David John Williams

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D. J. Williams (David John Williams) (26 June 1885 – 4 January 1970) was one of the foremost Welsh-language writers of the twentieth century and a prominent Welsh nationalist.

D. J. Williams in the 1936 Plaid Cymru pamphlet Coelcerth Rhyddid

Williams was born in Rhydcymerau, Carmarthenshire. He studied English at the University College of Wales, Aberystwyth and Jesus College, Oxford. For most of his life he taught English at the grammar school in Fishguard (now Ysgol Bro Gwaun), Pembrokeshire.

A socialist, he was one of the founders of Plaid Cymru, the Welsh National Party, in 1925. He took part, with Saunders Lewis and Lewis Valentine, in the symbolic burning of a bombing school at Penyberth in north-west Wales in 1936. He spent nine months in Wormwood Scrubs prison.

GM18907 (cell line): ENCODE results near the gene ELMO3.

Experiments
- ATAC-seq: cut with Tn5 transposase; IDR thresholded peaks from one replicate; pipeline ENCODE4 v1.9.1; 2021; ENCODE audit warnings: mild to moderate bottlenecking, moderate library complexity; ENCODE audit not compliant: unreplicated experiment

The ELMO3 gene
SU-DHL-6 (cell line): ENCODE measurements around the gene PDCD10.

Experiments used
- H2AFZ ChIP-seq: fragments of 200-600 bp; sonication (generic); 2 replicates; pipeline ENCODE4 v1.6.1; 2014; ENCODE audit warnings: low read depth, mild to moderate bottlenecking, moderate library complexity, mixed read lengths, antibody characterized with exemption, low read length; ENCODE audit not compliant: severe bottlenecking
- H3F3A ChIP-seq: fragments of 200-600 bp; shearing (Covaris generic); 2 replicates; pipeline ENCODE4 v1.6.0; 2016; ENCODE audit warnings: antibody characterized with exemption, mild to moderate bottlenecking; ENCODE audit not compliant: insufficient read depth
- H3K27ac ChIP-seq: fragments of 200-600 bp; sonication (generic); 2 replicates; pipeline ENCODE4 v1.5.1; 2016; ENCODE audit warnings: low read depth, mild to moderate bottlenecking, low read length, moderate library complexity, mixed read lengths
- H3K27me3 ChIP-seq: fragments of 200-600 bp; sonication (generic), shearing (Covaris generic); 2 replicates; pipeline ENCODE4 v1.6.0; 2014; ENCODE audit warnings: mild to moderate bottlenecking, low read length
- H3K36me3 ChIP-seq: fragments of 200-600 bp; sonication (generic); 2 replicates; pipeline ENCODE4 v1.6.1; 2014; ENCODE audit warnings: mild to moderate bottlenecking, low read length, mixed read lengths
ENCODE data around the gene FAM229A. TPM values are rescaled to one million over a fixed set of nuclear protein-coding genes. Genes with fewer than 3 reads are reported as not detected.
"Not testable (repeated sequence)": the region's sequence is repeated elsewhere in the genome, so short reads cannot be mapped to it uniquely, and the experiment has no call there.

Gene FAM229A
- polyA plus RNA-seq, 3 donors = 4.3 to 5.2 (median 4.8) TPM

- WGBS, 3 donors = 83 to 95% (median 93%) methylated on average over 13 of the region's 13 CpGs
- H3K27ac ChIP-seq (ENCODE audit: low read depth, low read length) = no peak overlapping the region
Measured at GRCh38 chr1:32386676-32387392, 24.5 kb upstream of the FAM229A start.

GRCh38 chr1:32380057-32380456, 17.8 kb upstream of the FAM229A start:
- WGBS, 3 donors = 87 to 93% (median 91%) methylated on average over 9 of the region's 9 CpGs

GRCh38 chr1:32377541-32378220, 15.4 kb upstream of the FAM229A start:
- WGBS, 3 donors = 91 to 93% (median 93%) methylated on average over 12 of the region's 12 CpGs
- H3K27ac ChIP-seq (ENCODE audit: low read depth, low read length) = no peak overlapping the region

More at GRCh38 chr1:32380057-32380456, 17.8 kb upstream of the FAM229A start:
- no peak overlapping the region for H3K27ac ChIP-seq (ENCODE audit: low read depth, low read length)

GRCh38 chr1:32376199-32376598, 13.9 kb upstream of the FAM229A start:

Williams was a short story writer of renown and also the author of two volumes of autobiography. All his work is inspired by his vision of his native locality, of a close-knit community where common values give worth to all. Hen dŷ ffarm ("The old farmhouse") was translated into English by poet Waldo Williams in 1953 as part of a UNESCO programme to promote minority languages to wider audiences.[1]

He died in 1970 at Rhydcymerau, Carmarthenshire.


  • Hen wynebau ("Old faces"), 1934. A portrait of his native locality.
  • Storïau'r tir ("Stories of the land"), 1936, 1941, 1949. A series of three volumes of short stories.
  • Hen dŷ ffarm ("The old farmhouse"), 1953. Autobiography.
  • Yn chwech ar hugain oed ("When I was twenty-six years old"). 1959. Autobiography.
  • Y gaseg ddu ("The black mare"), 1970. Short stories.


  • Jenkins, Dafydd (1973), D. J. Williams. Writers of Wales series. Cardiff : University of Wales Press. An English introduction to his life and work.
  • 'Williams, David John (1885-1970)'. In Meic Stephens (Ed.) (1998), The new companion to the literature of Wales. Cardiff : University of Wales Press. ISBN 0-7083-1383-3.